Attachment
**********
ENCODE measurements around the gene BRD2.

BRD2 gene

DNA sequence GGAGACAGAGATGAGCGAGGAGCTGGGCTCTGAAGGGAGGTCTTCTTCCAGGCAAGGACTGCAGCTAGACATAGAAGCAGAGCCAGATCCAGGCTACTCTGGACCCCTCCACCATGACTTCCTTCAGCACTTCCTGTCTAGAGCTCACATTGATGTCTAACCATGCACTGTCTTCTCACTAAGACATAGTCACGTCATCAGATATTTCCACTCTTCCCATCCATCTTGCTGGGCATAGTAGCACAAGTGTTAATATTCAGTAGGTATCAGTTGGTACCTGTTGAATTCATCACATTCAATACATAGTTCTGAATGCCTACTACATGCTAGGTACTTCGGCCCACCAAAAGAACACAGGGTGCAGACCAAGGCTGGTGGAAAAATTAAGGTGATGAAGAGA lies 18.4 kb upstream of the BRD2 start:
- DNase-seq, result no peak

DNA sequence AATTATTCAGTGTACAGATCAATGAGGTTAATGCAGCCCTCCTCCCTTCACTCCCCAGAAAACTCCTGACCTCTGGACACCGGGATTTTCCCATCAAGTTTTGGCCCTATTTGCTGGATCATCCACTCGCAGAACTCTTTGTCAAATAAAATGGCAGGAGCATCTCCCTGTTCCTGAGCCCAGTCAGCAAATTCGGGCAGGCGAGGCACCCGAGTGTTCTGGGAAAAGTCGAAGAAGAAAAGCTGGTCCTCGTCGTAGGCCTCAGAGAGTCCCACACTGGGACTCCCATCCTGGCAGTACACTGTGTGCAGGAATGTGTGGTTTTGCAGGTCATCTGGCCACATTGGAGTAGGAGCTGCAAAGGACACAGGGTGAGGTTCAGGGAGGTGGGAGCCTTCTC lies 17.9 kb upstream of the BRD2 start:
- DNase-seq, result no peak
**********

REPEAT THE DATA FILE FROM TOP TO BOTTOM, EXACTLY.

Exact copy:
ENCODE measurements around the gene BRD2.

BRD2 gene

DNA sequence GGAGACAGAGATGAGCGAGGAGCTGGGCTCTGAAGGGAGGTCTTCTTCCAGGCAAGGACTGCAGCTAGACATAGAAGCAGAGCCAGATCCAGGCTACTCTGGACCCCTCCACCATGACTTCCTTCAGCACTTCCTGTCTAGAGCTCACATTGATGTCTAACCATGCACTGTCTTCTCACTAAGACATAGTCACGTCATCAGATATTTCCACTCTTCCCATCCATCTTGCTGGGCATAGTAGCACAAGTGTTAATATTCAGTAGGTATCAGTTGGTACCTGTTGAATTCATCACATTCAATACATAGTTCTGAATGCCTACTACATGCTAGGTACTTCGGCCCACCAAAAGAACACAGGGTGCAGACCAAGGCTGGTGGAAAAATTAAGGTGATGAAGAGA lies 18.4 kb upstream of the BRD2 start:
- DNase-seq, result no peak

DNA sequence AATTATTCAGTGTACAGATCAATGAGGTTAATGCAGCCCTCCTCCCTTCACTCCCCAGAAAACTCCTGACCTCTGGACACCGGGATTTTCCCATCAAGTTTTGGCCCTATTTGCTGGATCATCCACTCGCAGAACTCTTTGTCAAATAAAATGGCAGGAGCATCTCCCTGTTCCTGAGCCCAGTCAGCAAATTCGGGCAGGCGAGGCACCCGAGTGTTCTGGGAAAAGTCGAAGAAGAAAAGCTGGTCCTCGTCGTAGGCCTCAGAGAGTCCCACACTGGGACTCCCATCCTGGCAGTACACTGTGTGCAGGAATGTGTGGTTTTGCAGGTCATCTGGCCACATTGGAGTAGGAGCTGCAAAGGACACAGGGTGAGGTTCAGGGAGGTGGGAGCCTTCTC lies 17.9 kb upstream of the BRD2 start:
- DNase-seq, result no peak